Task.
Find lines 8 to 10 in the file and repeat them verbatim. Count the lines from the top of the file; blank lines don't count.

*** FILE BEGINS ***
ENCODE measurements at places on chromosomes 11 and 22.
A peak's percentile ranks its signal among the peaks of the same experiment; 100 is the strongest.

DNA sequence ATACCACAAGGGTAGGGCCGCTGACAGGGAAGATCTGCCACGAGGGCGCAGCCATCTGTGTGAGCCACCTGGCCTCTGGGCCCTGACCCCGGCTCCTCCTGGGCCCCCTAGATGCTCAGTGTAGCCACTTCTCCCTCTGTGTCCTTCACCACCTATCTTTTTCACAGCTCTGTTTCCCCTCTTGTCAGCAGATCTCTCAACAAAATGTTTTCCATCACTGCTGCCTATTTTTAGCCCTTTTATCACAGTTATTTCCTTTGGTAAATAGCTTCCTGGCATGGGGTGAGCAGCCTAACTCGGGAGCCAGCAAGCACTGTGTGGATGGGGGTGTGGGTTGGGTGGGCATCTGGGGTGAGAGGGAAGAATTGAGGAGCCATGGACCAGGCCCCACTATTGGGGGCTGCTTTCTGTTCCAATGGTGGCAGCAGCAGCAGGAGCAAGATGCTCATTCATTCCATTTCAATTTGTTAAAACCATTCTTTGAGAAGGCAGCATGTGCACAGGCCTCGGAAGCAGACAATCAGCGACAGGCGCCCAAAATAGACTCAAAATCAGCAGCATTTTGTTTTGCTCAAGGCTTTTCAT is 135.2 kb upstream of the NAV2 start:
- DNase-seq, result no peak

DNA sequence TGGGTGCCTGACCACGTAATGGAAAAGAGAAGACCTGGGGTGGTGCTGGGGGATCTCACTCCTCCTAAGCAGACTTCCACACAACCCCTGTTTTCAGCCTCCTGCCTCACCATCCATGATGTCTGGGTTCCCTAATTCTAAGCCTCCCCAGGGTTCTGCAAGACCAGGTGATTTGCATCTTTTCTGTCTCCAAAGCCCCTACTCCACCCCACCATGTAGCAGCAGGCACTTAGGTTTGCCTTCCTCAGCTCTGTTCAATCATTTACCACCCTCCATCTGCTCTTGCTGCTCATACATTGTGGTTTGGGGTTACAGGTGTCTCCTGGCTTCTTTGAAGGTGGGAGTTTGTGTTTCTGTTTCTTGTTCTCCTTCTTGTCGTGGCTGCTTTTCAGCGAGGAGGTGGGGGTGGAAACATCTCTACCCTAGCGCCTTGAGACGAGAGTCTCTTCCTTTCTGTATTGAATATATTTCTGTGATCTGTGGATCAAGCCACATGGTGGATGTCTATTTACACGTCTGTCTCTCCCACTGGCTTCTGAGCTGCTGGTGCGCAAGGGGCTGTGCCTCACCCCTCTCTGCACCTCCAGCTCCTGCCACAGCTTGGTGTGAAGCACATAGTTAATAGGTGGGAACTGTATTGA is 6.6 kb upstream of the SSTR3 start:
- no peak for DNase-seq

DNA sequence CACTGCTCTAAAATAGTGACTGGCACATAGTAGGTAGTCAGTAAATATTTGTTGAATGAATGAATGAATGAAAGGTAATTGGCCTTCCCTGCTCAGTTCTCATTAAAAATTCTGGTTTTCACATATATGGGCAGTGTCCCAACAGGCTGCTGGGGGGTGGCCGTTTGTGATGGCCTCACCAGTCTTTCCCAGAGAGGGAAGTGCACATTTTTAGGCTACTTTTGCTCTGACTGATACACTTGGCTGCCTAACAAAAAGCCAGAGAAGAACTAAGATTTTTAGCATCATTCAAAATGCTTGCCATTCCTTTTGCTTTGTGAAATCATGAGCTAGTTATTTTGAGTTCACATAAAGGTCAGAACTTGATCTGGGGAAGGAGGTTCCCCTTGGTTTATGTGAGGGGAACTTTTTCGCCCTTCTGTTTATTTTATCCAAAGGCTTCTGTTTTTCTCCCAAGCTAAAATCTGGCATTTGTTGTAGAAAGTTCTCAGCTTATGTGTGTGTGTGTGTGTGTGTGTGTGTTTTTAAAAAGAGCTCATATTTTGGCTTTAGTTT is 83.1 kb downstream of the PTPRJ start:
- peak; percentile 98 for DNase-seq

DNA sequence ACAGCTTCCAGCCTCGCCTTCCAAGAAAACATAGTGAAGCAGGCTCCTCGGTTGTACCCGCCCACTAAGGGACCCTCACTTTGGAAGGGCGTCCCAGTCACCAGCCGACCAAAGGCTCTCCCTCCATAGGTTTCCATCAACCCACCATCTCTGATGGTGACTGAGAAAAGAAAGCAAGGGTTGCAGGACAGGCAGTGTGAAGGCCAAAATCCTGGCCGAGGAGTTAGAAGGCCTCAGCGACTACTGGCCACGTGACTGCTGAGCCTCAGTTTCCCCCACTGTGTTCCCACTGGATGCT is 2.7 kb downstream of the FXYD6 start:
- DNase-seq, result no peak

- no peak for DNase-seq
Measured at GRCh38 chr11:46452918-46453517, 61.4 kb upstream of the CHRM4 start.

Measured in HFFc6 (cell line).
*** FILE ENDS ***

- peak; percentile 98 for DNase-seq

DNA sequence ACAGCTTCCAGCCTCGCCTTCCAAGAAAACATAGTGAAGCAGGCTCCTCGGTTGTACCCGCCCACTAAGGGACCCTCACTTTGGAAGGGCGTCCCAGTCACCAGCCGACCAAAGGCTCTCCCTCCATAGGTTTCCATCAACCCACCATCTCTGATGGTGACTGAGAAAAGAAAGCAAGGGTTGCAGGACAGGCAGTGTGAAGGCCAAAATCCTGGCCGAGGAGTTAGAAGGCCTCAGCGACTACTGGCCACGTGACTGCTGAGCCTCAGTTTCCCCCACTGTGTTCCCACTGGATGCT is 2.7 kb downstream of the FXYD6 start:
- DNase-seq, result no peak